I have addressed the issue and hopes this resolves the matter. I think some small but key things have been taken way out of the context they were intended to be presented in and have corrected that.
You guys should pm each other about this...I don't think this is appopriate.
How did American English accent develop?
Posted 18 September 2008 - 11:52 AM
-Preston Sturges 1942 film, The Palm Beach Story.
Posted 18 September 2008 - 11:57 AM
I dont know I have my doubts about that.
your book is wrong... as far as I know, the euro-english accent is virtually unchanged for the past 400 years at least, and the context/syntax is entirely different.
Posted 21 September 2008 - 11:11 AM
I dont know I have my doubts about that.
When the english took over in Scotland, who affected the accent in scotland?... the scottish natives... same in ireland, the irish natives speak english with an irish accent... I beleive america was the same, and that whites and blacks had been living in america pre-columbus side by side with the natives, the norse had settled in america almost 1000 years before columbus, as did the blacks. You can find proof of this in Native American Indian tribal history, as well as the nordic histories of iceland and scandanavia... I think what you are missing is, the original settlers were not english or spanish anyway so our discussion will end with us being no closer to the truth. Our american accents remain a mystery even though I can see a pattern, with the english accents of the world, the american one still remains unique in nature...
how can it be that the native american indians had affected us so if they were all dead? the truth is my friend, they arent all dead and in the beginning of our take over of this find land, many did die, however we took their women as wives because of their beauty, and the women of our culture may affect us the most... so in my opinion, the theory, if we are to compile one here today, should include that the women of this land had at least become integrated into the white culture, and quite possibly some of the Native Americans were of the black/african decent, since there is some proof of this... As far as your DNA tests, i am still not a full beleiver in this science as I have seen in my city, white women who have taken black husbands, yet their children come out as if salt and pepper, 2 will be of an african appearance, 2 will have blonde hair and blue eyes, has any of these whites been tested? I am curious to see if these milato whites who have been born with such appearance could show, and if it even matters, I mean if your born looking white, and your children are born looking white who will even consider that your great grandfather was black and your great grandmother was a blonde haired blue eyed woman... I mean, no one will even tell or look...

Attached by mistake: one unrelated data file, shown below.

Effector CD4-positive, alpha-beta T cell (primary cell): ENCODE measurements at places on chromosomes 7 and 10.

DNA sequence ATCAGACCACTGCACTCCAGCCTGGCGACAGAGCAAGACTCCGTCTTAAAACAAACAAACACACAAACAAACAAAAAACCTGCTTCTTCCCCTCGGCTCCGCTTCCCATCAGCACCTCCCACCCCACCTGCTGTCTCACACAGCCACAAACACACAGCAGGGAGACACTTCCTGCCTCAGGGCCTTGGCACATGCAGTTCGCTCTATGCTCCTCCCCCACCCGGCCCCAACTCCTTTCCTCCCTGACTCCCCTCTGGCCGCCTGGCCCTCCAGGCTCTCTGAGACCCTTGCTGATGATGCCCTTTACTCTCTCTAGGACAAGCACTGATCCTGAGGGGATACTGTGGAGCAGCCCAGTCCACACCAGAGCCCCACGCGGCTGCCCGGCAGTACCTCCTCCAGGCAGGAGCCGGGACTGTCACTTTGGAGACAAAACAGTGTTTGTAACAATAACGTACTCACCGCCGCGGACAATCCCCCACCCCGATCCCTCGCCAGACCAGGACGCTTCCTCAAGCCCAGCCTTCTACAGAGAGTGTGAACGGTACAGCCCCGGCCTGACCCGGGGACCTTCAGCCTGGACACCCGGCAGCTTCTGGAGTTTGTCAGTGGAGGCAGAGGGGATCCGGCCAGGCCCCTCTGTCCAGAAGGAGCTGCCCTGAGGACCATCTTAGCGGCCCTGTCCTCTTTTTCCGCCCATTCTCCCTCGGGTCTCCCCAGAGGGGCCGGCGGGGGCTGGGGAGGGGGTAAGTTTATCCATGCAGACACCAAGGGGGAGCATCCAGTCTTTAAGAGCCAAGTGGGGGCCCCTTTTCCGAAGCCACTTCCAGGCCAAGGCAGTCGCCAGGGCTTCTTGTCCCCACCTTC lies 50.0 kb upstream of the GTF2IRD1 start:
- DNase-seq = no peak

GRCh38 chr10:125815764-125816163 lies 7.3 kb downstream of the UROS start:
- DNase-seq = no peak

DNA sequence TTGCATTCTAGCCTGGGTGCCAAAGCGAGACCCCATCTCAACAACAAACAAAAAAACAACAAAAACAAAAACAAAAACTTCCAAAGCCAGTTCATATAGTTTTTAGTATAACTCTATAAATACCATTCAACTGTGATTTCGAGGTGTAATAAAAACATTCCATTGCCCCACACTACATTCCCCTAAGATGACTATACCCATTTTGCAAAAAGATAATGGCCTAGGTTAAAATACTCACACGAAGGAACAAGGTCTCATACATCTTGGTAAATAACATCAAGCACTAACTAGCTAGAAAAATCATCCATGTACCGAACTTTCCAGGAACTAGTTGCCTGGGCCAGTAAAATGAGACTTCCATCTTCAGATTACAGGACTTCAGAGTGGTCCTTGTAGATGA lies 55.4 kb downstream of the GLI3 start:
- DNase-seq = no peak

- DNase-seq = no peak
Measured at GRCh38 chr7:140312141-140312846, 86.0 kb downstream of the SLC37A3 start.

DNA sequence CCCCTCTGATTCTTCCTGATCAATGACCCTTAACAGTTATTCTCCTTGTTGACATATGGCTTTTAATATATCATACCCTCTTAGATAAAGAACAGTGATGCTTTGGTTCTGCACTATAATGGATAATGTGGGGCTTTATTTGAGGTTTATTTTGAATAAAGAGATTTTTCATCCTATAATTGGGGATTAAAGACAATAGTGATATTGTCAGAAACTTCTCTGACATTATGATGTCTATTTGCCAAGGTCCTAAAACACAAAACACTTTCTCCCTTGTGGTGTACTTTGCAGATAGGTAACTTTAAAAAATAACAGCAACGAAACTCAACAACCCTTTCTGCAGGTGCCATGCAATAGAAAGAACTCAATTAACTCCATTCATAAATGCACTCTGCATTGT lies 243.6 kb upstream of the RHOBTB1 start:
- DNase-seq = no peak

Posted 26 October 2008 - 03:14 PM
We spoke English at home. We belonged to Notre-Dame-du-Perpétuel Secours / Our Lady of Perpetual Help Parish, and my younger brothers (2) and sisters (3) and I attended the parochial school, where English, History, Math and Science were taught in English; le français, l'histoire du Canada, la religion, en français. Art and music were taught in one language or the other, depending on the classroom teacher that year. One of the consequences of this educational format was that all of the pupils who entered first grade who spoke only French at home, only those who spoke only English, and the few who spoke both languages at home were bilingual by the time we completed 8th grade. The same pattern prevailed at the Immaculate Conception and Precious Blood schools, which were in "French" parishes, and at Mater Dolorosa school, which was in a "Polish" parish.
Another characteristic of the city of Holyoke, and virtually all New England cities and towns is that the people of each ethnic background tended to live in the same neighborhood. In Ward One, the French speakers, Portuguese speakers, and English speakers (mostly Irish Catholics) lived in separate neighborhoods; in Ward Two, the French and the Germans lived separately; in Ward Four, French, Irish, Polish and Yankees (Scots and English); in Wards Five and Six, Irish, French, Germans and Yankees. The churches were: Ward One, Immaculée Conception and Our Lady of the Rosary; Ward Two, Précieux Sang, and First Lutheran; Ward Four: Mater Dolorosa, Saint Jerome, and several Protestant Churches; Ward Five, First Presbyterian Church and Perpétuel Secours; Ward Six, Sacred Heart, and Evangelical Lutheran.
Returning to the point of this thread: The folks who lived in each different part of the city spoke English flavored by their ethnic ancestry (particularly if they spoke another language at home), by the accents of the teachers in their parish schools (particularly if a second language was taught on a par with English), by the accents of the teachers in the city public school system (It was said that all the children who attended the Holyoke schools spoke with "a bit of a brogue", no matter their ancestry). As for the pupils from the three French schools, if you had a good ear, you could tell which parochial school they attended by their accents.
And so, in conclusion I ask: Which American Accent? Which New England Accent? Which Massachusetts Accent? Which Western Massachusetts Accent? Which Connecticut Valley Accent? Which Holyoke Accent?
Guide me in right paths, for your name's sake.
Posted 01 November 2008 - 01:17 PM
I have personally witnessed and even translated for Americans from different regions who couldn't understand each other at all due to the extreme variances in their accents. NY vs GA, for example.
Even my very Lack of an accent is still an accent of sorts in English.
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